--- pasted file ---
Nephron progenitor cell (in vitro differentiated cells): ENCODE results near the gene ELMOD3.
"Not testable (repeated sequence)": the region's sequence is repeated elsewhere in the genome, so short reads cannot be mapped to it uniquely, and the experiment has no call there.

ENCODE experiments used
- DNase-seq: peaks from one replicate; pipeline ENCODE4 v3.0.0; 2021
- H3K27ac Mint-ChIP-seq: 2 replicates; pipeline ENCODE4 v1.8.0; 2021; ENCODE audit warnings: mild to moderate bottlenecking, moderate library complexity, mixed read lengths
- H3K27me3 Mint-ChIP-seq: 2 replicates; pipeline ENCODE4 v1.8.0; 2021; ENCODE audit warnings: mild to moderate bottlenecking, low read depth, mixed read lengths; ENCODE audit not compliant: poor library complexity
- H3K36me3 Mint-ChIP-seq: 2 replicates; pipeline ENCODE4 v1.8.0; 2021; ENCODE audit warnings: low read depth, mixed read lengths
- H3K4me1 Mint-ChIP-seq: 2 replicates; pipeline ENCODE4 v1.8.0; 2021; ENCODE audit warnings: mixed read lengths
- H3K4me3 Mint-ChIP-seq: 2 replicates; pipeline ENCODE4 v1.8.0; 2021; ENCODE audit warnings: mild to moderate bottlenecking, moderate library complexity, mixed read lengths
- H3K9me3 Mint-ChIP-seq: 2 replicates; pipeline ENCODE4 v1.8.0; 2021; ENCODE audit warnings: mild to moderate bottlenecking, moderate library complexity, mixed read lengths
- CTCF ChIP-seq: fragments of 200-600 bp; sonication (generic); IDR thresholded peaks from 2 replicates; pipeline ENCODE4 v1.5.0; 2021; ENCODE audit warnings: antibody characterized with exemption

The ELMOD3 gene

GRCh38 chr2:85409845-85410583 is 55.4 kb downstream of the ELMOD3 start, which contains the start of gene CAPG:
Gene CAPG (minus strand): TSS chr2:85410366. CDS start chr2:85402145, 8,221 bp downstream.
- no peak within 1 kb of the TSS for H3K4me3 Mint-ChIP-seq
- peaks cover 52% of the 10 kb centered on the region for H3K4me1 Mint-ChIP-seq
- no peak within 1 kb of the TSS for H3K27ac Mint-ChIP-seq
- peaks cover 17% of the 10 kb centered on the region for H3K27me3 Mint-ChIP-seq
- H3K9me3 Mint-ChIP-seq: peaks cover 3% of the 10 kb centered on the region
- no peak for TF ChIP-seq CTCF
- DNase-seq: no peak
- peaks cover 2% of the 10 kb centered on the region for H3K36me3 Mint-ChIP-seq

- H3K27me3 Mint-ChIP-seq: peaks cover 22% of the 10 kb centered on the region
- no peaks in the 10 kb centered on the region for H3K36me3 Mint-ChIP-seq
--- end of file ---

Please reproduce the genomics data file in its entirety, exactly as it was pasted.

Nephron progenitor cell (in vitro differentiated cells): ENCODE results near the gene ELMOD3.
"Not testable (repeated sequence)": the region's sequence is repeated elsewhere in the genome, so short reads cannot be mapped to it uniquely, and the experiment has no call there.

ENCODE experiments used
- DNase-seq: peaks from one replicate; pipeline ENCODE4 v3.0.0; 2021
- H3K27ac Mint-ChIP-seq: 2 replicates; pipeline ENCODE4 v1.8.0; 2021; ENCODE audit warnings: mild to moderate bottlenecking, moderate library complexity, mixed read lengths
- H3K27me3 Mint-ChIP-seq: 2 replicates; pipeline ENCODE4 v1.8.0; 2021; ENCODE audit warnings: mild to moderate bottlenecking, low read depth, mixed read lengths; ENCODE audit not compliant: poor library complexity
- H3K36me3 Mint-ChIP-seq: 2 replicates; pipeline ENCODE4 v1.8.0; 2021; ENCODE audit warnings: low read depth, mixed read lengths
- H3K4me1 Mint-ChIP-seq: 2 replicates; pipeline ENCODE4 v1.8.0; 2021; ENCODE audit warnings: mixed read lengths
- H3K4me3 Mint-ChIP-seq: 2 replicates; pipeline ENCODE4 v1.8.0; 2021; ENCODE audit warnings: mild to moderate bottlenecking, moderate library complexity, mixed read lengths
- H3K9me3 Mint-ChIP-seq: 2 replicates; pipeline ENCODE4 v1.8.0; 2021; ENCODE audit warnings: mild to moderate bottlenecking, moderate library complexity, mixed read lengths
- CTCF ChIP-seq: fragments of 200-600 bp; sonication (generic); IDR thresholded peaks from 2 replicates; pipeline ENCODE4 v1.5.0; 2021; ENCODE audit warnings: antibody characterized with exemption

The ELMOD3 gene

GRCh38 chr2:85409845-85410583 is 55.4 kb downstream of the ELMOD3 start, which contains the start of gene CAPG:
Gene CAPG (minus strand): TSS chr2:85410366. CDS start chr2:85402145, 8,221 bp downstream.
- no peak within 1 kb of the TSS for H3K4me3 Mint-ChIP-seq
- peaks cover 52% of the 10 kb centered on the region for H3K4me1 Mint-ChIP-seq
- no peak within 1 kb of the TSS for H3K27ac Mint-ChIP-seq
- peaks cover 17% of the 10 kb centered on the region for H3K27me3 Mint-ChIP-seq
- H3K9me3 Mint-ChIP-seq: peaks cover 3% of the 10 kb centered on the region
- no peak for TF ChIP-seq CTCF
- DNase-seq: no peak
- peaks cover 2% of the 10 kb centered on the region for H3K36me3 Mint-ChIP-seq

- H3K27me3 Mint-ChIP-seq: peaks cover 22% of the 10 kb centered on the region
- no peaks in the 10 kb centered on the region for H3K36me3 Mint-ChIP-seq